I love flying. Up in the sky, I’m unfazed by the arid cabin air, the ever shrinking seats, and the occasional crying baby. I love the mushy food wrapped in packaging designed more for the logistics company transporting it than the person eating it. On longer flights, I love drifting in and out to of sleep to movies I’ve seen dozens of times; on shorter ones, I entertain myself by re-reading the safety card repeatedly throughout the flight, or leafing through the in-flight literature, letting the offer of a timeshare vacation home waft by me just once more.
I think part of why I love flying has to do with the association I’ve had with it since I was a child. Growing up on the tiny island of Singapore, there were no domestic flights. The airport was a gateway to a new and different land, one that I’d likely never visited before. Nothing – not the glassy architecture of the building nor the demeanor of the passengers, arriving or departing – had the commuter-like quality that I’m now more familiar with, living in the US.
I also love flying simply because it’s possible. For thousands of years, human beings were limited to the speed of a horse. The only way you could travel faster was to jump off a cliff, and that journey tended to be one-way. Then, in the 1880s, you could commute as fast as the first motorcar, and at the dawn of the 1900s, early developments in powered flight would let you traverse “as the crow flies” for the first time. In 1947, the Bell X-1 finally let us match a speeding bullet, and in 1952, the first commercial jet airliner, the de Havilland Comet, entered service, letting the masses participate the entirely man-made cycle of extracting the remains of creatures long dead from the depths of the earth, and blazing them incandescent in the skies.
But, as I’ve grown older and started to question what’s meaningful in my life, I realize that there is another, perhaps more macabre reason why I love flying.
The journey into adulthood and, subsequently, old age, is filled increasingly with questions that nobody has answers to. It starts out with the fairly innocent “How do I make friends, now that I’m out of school?”, and ends, I can only guess, with “Was I worth it?”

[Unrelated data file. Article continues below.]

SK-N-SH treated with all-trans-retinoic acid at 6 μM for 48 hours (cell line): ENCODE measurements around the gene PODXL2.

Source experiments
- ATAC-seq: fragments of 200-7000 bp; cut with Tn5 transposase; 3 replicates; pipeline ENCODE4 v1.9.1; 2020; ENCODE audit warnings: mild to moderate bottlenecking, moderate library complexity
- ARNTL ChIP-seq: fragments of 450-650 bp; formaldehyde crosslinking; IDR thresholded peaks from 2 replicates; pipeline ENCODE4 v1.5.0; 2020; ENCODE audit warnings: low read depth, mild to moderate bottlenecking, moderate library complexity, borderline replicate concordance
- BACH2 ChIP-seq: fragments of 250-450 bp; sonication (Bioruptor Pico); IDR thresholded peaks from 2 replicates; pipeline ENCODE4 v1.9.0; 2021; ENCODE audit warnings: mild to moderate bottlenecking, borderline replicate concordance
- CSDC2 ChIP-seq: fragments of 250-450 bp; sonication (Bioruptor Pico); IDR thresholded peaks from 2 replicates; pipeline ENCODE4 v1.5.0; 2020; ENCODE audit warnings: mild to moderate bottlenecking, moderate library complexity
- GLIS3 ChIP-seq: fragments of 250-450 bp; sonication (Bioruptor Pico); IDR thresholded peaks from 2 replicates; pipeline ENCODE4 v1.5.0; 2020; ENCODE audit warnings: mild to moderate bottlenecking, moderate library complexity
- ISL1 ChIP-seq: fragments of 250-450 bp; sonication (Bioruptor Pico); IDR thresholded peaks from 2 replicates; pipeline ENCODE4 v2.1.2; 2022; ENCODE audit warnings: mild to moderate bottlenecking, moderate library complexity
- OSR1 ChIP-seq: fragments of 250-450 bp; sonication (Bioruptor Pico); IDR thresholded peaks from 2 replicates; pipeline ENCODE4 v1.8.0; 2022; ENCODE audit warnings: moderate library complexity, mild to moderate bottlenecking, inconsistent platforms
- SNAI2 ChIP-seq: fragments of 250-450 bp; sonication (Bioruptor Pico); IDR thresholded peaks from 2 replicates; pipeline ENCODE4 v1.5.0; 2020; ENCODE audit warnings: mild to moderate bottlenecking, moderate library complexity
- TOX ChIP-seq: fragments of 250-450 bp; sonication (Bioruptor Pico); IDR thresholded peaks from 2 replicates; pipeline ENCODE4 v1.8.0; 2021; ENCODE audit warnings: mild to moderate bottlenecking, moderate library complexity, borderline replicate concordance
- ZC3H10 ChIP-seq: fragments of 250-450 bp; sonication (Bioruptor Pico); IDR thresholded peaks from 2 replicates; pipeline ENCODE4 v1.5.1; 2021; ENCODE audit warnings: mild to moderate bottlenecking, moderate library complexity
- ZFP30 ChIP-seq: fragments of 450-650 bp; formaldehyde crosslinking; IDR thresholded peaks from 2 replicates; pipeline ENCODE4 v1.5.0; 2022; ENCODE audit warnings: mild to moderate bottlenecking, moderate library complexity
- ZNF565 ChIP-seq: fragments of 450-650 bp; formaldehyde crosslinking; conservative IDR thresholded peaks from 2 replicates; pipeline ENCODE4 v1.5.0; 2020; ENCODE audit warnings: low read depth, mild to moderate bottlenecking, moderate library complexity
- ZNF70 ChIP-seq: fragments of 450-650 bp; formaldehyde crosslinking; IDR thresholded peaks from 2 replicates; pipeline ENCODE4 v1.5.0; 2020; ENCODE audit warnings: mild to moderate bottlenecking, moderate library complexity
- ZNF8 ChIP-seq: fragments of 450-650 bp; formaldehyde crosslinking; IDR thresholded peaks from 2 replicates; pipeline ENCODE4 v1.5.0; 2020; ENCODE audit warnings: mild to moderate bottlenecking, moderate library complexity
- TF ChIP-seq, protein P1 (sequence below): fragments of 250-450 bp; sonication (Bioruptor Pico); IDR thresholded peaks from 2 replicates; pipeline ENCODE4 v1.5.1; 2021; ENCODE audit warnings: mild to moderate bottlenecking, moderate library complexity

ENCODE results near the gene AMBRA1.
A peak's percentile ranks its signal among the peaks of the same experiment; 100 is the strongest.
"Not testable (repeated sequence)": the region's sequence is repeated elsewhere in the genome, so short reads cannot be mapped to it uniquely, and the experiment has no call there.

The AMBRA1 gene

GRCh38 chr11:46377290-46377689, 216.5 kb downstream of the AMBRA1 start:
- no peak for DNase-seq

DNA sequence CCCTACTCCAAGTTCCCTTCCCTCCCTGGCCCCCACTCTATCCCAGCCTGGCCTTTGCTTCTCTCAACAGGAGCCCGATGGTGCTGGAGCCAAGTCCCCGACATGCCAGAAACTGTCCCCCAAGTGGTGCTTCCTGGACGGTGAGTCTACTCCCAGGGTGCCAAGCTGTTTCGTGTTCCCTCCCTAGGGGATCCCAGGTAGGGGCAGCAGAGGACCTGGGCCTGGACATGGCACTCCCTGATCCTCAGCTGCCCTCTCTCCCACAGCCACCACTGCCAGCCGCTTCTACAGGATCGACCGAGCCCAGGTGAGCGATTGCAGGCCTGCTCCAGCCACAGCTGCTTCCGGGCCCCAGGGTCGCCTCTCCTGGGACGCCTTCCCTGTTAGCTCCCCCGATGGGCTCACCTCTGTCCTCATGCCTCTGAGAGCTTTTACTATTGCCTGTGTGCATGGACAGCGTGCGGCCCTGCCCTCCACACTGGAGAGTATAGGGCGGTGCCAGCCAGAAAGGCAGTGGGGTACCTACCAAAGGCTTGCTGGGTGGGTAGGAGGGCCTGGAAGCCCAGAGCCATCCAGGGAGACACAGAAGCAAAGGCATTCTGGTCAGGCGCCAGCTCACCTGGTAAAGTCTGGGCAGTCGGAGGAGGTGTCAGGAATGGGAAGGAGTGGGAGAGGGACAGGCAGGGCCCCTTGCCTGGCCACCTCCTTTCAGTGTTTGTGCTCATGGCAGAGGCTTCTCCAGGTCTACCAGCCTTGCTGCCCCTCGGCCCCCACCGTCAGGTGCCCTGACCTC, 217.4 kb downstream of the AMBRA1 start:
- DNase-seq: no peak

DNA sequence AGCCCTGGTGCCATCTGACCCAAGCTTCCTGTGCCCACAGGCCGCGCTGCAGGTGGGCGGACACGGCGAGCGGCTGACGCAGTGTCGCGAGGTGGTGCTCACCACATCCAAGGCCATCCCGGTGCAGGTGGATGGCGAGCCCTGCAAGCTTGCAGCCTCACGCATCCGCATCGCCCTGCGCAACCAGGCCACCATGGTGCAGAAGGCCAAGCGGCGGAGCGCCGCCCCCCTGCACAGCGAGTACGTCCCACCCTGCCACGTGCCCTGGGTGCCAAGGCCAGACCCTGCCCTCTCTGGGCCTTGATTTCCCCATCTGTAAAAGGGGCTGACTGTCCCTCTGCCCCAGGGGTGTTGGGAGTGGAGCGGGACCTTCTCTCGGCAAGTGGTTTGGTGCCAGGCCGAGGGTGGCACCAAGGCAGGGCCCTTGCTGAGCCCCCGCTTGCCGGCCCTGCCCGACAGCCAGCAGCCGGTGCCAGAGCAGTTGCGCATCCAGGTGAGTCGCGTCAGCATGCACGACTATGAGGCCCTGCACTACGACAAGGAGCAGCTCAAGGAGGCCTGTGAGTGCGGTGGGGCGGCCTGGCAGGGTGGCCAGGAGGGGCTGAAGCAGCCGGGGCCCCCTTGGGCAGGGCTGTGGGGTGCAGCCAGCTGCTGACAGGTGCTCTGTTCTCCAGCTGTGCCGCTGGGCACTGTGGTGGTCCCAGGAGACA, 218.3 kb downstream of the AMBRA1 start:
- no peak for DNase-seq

On a daily basis, I grapple with what it means to live a meaningful life. Not necessarily a pleasurable one – that’s fairly straightforward. Depending on the time you anticipate having left on earth, it might involve a few million dollars in the bank, or some hookers and blow, but the gist of it is that most of us are pretty good at knowing when we’re feeling good in the moment, and it’s not too complicated to figure out how to sustain that.
I’m also not too concerned with living a life that seems meaningful to others. Wander around in the zeitgeist enough and the words of famous authors and Instagram influencers start to meld together into a meaningless existential soup of platitudes. Depending on who you ask, life’s about making an impact, or a loving family (I guess you’re out of luck if you’re an orphan), or raising kids you can be proud of (sorry if you’re infertile), or having hundreds or perhaps thousands of people attend your funeral (better hope there isn’t a pandemic when you kick the bucket). A meaningful life might be something you can look back on while lying on your deathbed, or maybe that doesn’t matter because all of us could die at any time, or because all of us are dying all the time.
Ultimately, perhaps the fairest thing to say is that despite everything floating in the cultural space around us, meaning in life is something everyone has to square with on their own. Which means all of us, at some point, are going to need to find a feeling, deep in our gut, brain, or heart, idiosyncratic to us, that tells us “Yeah, that seems about right.”
Which brings me back to why I love flying.
As much as I revel in the miracle of human engineering that is human flight, I wonder if I’m actually, secretly, a nervous flyer. I say this because I realized on a flight once, that the internal voice that’s supposed to soothe me while the plane is barreling through turbulence isn’t that soothing. Presumably, I’m supposed to realize how vanishingly unlikely turbulence is at causing a plane to crash, referencing the statistics on the frequency and causes of plane crashes, or perhaps my limited knowledge of aviation engineering, garnered from hundreds of YouTube videos.
Those thoughts do cross my mind. However, while the plane is seemingly plummeting from the sky, albeit only intermittently, the overwhelming sensation I get is one of finality. In those moments, my mind goes to the worst possible outcome and announces: “Well, this could be it.”
I’ve been lucky. Over the past ten years or so, most of the time my response has been “Okay, I’m ready.” But that journey has been far from straightforward. Although there have been times in my life where I would have been totally at peace if we fell out of the sky like several hundred tons of metal ought to do, other times, I’ve felt a nagging sense that life wasn’t quite going the way I wanted it to. And in those fleeting moments, there is clarity: All that is external and out of my control falls away, and I am left staring into my own soul; a reckoning with myself. The things I can change float to the surface, and whatever is beyond me dissolves into the ether. It’s not perfect – those judgments are my own, and at my funeral, everyone else will have an opinion on what I could have and should have done. But life isn’t perfect – in the end, the only thing you can do is step off the plane, walk out of the airport, and start to make things better. Maybe that’s why I love flying – it takes me somewhere else.